Refugees

Forced to wander without
            language,
those memories leave
            footprints,
the kind that made
            you tremble
and hide, try to still
            the klaxon
thudding of your heart,
            stifle
the animal rasping in
            your throat.
Those silenced rhizomes
            shoot out runners
to snare and trip you at
            ordinary moments:
meat searing on a stove,
            an infant’s cry,
a whiff of dank mud
            after rain.
You sleep with the light on,
            but still
the wordless ones fasten
            clammy fingers
around your throat.
            You wake,
gasping syllables of
            that tongue
you locked away, those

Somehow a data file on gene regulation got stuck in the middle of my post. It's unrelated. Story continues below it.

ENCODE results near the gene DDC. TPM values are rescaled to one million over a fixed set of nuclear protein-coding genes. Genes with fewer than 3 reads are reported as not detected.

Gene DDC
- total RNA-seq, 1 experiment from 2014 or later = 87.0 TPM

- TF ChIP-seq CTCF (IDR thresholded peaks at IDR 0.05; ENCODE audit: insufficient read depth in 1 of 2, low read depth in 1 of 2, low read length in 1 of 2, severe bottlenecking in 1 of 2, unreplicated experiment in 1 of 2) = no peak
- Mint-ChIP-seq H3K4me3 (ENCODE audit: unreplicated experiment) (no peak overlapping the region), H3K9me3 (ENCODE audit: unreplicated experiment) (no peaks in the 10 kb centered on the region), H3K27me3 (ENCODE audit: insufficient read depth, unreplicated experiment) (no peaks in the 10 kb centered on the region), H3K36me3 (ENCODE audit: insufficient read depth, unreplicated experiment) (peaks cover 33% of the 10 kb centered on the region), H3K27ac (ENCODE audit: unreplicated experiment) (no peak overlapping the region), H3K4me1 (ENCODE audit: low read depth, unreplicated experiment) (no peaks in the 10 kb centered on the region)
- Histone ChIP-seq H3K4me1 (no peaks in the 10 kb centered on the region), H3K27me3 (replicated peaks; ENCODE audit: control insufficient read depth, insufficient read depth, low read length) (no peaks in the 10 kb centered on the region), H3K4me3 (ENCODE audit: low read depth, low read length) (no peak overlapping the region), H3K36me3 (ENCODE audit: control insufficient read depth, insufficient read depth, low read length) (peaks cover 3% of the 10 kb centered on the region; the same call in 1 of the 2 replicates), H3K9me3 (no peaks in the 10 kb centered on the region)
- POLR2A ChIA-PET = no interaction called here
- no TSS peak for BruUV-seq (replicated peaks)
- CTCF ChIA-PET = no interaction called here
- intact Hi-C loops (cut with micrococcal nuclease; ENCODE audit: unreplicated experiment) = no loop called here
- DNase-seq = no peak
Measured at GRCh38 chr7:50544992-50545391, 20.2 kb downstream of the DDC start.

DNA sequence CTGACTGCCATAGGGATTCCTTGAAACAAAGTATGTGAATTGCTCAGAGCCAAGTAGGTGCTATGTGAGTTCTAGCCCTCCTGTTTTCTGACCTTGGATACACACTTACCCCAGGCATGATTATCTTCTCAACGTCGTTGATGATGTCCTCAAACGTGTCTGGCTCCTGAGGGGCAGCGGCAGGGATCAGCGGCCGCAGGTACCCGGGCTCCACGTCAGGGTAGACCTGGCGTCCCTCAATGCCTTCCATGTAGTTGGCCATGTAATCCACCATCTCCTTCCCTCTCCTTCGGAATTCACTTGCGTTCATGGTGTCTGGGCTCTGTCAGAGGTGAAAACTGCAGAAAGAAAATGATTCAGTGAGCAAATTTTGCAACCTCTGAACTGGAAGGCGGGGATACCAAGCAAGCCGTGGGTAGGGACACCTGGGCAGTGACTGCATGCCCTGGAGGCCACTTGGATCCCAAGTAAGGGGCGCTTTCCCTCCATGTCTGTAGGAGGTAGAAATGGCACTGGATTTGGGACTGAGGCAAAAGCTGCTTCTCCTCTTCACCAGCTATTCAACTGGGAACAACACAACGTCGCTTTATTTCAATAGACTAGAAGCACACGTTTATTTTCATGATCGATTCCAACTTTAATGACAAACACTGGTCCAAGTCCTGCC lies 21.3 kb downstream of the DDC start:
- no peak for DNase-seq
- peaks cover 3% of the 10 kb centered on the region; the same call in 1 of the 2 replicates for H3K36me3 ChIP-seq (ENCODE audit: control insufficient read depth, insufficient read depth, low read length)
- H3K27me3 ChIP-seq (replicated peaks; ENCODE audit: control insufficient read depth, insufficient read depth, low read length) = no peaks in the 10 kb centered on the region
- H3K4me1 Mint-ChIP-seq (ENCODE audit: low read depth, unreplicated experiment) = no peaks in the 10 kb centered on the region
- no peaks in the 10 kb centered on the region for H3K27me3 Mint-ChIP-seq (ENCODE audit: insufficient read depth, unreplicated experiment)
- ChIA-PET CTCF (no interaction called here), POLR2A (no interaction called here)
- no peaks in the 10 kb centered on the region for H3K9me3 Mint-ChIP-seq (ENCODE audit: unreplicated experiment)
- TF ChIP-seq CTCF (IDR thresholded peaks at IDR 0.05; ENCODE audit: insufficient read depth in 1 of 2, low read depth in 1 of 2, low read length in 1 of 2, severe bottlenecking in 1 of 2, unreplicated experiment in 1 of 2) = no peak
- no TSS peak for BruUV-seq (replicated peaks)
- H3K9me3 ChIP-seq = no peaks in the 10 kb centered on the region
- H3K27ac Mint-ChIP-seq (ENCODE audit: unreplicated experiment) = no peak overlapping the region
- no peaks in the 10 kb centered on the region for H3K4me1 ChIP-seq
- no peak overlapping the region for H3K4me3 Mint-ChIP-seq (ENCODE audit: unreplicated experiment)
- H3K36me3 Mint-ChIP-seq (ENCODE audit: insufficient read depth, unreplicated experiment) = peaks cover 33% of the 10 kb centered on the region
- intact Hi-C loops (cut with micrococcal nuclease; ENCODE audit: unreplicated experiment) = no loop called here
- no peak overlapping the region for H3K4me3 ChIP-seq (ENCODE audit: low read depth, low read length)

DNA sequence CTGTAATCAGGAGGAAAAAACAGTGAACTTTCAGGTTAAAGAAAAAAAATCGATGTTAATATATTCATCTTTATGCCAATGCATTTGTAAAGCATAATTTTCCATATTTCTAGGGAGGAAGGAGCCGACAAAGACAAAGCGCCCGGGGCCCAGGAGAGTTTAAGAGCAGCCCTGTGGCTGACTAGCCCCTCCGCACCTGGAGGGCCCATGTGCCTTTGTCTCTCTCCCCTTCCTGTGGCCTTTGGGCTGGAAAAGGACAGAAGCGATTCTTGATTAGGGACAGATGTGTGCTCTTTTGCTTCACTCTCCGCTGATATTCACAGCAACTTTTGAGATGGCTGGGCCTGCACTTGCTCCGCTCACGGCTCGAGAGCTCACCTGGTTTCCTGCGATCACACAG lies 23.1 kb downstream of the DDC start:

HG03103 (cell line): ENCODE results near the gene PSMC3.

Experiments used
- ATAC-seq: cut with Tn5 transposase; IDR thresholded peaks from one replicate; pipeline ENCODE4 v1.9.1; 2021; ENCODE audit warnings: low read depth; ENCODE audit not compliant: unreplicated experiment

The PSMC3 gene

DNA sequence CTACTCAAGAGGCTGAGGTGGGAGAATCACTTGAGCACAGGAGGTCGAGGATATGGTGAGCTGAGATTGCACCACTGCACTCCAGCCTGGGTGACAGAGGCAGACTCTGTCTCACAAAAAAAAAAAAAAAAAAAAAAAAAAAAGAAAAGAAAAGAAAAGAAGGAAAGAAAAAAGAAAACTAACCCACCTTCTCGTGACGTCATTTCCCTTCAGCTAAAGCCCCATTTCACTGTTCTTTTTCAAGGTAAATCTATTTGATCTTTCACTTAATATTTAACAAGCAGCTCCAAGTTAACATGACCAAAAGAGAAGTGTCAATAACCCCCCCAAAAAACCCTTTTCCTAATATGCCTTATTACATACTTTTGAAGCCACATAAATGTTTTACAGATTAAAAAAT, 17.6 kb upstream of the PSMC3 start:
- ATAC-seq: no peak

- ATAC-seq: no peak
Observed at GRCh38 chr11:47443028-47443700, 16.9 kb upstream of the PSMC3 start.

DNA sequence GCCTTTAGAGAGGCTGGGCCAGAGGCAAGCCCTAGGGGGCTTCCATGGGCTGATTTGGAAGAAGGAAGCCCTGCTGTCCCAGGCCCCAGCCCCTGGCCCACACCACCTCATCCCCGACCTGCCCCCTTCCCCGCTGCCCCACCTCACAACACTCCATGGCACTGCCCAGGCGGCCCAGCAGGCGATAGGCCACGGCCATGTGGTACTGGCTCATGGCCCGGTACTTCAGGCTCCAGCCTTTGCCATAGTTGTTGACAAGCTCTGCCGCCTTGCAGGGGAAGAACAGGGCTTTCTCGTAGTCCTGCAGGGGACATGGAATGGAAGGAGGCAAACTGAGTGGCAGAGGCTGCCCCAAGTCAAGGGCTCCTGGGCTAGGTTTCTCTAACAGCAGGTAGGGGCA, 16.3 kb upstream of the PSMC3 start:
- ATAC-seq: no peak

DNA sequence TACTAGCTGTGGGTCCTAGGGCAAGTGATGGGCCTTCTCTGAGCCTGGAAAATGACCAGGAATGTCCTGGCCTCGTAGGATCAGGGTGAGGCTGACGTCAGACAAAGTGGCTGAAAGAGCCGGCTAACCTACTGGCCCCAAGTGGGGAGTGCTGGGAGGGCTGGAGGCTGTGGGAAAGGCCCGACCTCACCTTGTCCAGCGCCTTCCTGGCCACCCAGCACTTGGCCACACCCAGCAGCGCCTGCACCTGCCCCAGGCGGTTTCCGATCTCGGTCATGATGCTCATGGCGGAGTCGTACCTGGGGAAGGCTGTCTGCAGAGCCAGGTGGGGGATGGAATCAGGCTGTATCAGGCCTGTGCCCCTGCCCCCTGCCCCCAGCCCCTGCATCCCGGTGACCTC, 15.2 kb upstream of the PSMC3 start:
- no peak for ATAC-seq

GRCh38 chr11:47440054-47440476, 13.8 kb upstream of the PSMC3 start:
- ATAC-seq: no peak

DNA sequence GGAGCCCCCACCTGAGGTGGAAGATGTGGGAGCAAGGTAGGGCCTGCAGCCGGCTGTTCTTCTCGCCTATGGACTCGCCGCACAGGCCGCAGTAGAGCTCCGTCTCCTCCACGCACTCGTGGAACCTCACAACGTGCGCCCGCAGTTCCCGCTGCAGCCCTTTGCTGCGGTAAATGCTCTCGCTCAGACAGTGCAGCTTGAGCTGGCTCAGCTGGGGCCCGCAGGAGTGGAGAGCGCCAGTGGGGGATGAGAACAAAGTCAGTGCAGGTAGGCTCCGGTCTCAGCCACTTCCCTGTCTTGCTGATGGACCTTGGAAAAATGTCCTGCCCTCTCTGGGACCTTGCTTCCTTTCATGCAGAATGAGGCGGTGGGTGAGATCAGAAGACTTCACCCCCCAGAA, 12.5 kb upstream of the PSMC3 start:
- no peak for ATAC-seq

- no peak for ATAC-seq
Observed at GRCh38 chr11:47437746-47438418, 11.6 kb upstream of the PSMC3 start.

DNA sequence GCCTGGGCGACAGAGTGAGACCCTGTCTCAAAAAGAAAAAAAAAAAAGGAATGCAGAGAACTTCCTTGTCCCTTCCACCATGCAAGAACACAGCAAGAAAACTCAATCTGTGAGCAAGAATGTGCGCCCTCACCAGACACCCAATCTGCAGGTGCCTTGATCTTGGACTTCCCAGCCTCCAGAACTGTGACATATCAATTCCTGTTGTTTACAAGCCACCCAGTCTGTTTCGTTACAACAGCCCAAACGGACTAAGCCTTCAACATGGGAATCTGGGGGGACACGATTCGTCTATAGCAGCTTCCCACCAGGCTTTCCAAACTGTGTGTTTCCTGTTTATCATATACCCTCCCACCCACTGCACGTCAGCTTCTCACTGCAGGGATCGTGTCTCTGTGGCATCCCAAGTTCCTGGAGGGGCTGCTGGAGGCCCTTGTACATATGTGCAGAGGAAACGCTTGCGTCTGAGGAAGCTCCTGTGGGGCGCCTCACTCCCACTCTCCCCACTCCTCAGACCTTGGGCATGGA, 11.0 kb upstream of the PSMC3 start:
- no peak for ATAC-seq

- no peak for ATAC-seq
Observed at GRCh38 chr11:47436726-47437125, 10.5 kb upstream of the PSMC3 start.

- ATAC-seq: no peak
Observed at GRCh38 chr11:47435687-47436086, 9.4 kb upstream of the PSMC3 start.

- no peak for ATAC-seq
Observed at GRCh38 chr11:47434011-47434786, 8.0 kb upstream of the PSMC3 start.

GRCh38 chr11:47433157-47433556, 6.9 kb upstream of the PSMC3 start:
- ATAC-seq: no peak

expressions
your children will never know,
            those words
nobody here can understand.
            You refuse
to recognize them.


Sheryl Slocum lives in Milwaukee, Wisconsin, where she teaches English as a second language at Alverno College. Her poems have appeared in numerous small press publications, including BluelineThe Anglican Theological Review, and The Wisconsin Poets’ Calendar. Some of her poems are informed by her Peace Corps experience of living in a country torn by civil war and by the conflict experiences of her refugee students. A Pushcart nominee, Sheryl is a member of the Hartford Avenue Poets and the Wisconsin Fellowship of Poets.

Issue number: 
2.1

Abby Murray